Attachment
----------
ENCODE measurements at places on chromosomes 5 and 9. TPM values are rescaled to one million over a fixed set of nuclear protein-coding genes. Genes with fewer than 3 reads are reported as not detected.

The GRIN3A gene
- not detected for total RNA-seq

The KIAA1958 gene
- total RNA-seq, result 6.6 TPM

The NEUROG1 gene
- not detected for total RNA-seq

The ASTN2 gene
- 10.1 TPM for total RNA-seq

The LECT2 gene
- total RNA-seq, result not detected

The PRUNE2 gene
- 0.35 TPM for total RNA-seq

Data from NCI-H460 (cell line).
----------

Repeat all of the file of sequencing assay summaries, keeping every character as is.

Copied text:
ENCODE measurements at places on chromosomes 5 and 9. TPM values are rescaled to one million over a fixed set of nuclear protein-coding genes. Genes with fewer than 3 reads are reported as not detected.

The GRIN3A gene
- not detected for total RNA-seq

The KIAA1958 gene
- total RNA-seq, result 6.6 TPM

The NEUROG1 gene
- not detected for total RNA-seq

The ASTN2 gene
- 10.1 TPM for total RNA-seq

The LECT2 gene
- total RNA-seq, result not detected

The PRUNE2 gene
- 0.35 TPM for total RNA-seq

Data from NCI-H460 (cell line).